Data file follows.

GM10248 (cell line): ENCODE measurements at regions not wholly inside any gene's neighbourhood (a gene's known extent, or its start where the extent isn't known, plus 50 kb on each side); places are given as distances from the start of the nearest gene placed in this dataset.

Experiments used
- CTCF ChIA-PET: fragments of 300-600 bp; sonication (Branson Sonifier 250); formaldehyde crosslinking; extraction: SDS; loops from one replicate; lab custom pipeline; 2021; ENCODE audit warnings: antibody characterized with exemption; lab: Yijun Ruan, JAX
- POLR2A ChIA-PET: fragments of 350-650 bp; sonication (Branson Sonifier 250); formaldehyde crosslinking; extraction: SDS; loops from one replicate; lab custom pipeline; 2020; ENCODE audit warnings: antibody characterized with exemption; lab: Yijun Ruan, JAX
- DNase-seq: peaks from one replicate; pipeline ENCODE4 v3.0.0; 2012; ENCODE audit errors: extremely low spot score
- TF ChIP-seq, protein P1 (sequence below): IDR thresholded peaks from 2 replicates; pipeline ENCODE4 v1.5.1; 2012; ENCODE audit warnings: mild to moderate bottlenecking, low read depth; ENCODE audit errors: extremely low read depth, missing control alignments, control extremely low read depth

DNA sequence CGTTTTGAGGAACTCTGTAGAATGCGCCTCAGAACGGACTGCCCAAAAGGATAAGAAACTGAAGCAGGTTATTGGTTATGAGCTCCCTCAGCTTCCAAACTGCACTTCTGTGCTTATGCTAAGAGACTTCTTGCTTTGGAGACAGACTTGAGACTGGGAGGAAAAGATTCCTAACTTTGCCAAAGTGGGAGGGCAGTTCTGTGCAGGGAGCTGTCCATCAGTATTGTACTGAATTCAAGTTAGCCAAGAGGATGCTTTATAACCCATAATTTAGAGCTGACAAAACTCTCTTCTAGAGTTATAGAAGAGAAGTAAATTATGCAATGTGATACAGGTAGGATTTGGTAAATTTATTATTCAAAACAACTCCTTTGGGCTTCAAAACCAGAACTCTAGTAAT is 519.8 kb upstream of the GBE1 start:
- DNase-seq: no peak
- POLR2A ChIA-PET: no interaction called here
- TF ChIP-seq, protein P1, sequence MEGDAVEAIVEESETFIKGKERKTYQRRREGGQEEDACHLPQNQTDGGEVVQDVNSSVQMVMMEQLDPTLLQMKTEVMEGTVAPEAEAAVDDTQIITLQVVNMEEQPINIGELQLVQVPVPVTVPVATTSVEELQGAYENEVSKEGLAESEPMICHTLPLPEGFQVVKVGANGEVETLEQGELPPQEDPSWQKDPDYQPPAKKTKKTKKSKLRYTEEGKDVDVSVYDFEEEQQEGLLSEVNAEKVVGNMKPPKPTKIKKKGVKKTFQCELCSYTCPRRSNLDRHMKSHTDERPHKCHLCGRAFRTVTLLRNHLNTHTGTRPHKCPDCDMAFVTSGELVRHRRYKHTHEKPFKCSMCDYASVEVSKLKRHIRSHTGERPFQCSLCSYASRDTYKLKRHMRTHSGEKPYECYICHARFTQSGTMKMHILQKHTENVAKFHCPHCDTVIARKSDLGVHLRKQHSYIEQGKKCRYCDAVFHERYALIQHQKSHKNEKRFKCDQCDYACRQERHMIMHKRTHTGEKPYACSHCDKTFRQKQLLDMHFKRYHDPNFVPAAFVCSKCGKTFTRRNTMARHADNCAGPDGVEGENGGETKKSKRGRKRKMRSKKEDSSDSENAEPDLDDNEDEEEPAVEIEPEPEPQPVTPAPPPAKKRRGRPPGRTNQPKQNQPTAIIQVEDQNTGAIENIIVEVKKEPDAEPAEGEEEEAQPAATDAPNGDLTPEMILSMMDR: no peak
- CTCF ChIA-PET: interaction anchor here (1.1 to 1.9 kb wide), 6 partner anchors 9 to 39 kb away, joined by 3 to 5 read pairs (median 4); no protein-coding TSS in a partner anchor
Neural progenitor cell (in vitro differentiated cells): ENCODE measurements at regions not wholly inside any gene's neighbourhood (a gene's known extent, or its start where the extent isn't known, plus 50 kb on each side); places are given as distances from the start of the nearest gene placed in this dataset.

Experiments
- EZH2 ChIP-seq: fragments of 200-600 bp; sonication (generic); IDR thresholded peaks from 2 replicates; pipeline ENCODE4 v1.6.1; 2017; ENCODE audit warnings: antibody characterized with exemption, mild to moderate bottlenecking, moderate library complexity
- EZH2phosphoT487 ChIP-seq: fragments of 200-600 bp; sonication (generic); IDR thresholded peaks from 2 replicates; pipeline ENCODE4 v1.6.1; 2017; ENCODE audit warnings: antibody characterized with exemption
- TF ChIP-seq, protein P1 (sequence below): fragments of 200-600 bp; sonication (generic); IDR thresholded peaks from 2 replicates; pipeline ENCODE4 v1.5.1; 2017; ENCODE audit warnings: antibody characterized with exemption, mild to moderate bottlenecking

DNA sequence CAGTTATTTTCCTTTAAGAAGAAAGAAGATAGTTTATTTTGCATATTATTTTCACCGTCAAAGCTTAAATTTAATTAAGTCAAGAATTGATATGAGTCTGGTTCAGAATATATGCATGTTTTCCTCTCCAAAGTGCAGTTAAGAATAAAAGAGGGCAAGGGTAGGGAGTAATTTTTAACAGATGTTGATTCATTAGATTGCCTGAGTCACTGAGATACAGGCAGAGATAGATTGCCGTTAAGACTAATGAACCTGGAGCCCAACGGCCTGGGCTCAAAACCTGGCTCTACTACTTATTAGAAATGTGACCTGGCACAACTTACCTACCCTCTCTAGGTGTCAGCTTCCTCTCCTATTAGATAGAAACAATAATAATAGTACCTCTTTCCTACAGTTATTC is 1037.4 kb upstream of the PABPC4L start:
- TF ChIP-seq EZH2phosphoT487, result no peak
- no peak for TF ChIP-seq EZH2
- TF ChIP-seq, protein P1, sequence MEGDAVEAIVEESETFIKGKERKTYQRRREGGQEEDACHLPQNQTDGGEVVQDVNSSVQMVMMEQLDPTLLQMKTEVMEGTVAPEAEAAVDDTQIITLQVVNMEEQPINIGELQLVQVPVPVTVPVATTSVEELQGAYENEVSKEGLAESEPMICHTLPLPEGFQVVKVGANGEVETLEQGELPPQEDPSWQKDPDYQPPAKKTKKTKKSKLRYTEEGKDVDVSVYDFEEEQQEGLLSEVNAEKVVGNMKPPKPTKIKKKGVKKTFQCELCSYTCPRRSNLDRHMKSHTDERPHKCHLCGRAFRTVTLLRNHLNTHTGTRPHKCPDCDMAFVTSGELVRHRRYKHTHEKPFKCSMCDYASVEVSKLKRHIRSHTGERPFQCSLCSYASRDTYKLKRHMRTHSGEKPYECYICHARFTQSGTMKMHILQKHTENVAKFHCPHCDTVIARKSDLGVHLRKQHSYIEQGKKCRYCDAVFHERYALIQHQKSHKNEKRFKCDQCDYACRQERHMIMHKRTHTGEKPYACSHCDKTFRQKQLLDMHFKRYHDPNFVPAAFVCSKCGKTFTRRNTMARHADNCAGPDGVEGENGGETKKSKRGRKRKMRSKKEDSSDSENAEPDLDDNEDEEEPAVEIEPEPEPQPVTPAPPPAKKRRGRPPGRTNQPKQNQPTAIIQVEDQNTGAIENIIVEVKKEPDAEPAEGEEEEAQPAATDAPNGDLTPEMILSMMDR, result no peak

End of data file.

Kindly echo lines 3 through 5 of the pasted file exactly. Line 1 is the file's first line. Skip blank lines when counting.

- CTCF ChIA-PET: fragments of 300-600 bp; sonication (Branson Sonifier 250); formaldehyde crosslinking; extraction: SDS; loops from one replicate; lab custom pipeline; 2021; ENCODE audit warnings: antibody characterized with exemption; lab: Yijun Ruan, JAX
- POLR2A ChIA-PET: fragments of 350-650 bp; sonication (Branson Sonifier 250); formaldehyde crosslinking; extraction: SDS; loops from one replicate; lab custom pipeline; 2020; ENCODE audit warnings: antibody characterized with exemption; lab: Yijun Ruan, JAX
- DNase-seq: peaks from one replicate; pipeline ENCODE4 v3.0.0; 2012; ENCODE audit errors: extremely low spot score